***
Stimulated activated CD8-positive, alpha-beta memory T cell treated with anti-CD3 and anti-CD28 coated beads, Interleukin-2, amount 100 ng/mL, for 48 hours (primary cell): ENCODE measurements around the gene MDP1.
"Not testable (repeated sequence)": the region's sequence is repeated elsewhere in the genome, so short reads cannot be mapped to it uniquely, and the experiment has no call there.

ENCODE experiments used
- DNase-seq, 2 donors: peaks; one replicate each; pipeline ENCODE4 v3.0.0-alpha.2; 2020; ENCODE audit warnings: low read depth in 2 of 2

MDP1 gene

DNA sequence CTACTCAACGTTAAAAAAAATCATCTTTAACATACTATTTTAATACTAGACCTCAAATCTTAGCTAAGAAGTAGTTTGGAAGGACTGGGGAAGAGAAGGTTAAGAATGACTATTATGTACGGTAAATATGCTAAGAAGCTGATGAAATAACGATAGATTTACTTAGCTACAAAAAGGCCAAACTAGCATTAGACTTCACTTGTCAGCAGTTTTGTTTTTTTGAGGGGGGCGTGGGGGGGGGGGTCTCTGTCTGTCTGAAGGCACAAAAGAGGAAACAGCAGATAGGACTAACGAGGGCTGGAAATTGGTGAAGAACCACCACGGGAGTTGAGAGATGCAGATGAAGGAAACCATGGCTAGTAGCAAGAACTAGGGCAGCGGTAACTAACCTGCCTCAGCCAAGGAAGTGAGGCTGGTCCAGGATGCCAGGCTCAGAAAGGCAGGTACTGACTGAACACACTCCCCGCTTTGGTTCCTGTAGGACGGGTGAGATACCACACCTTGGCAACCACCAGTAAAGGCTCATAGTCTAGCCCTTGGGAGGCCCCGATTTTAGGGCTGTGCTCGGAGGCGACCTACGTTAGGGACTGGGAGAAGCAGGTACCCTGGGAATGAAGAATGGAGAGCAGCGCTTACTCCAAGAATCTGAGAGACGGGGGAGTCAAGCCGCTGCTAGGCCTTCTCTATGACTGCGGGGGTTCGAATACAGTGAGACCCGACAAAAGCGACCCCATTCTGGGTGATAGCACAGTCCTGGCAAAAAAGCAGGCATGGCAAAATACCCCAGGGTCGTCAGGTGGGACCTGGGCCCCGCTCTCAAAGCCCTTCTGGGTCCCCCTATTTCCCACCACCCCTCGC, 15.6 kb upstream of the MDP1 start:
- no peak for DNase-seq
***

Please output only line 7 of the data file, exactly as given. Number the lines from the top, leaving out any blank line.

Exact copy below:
- no peak for DNase-seq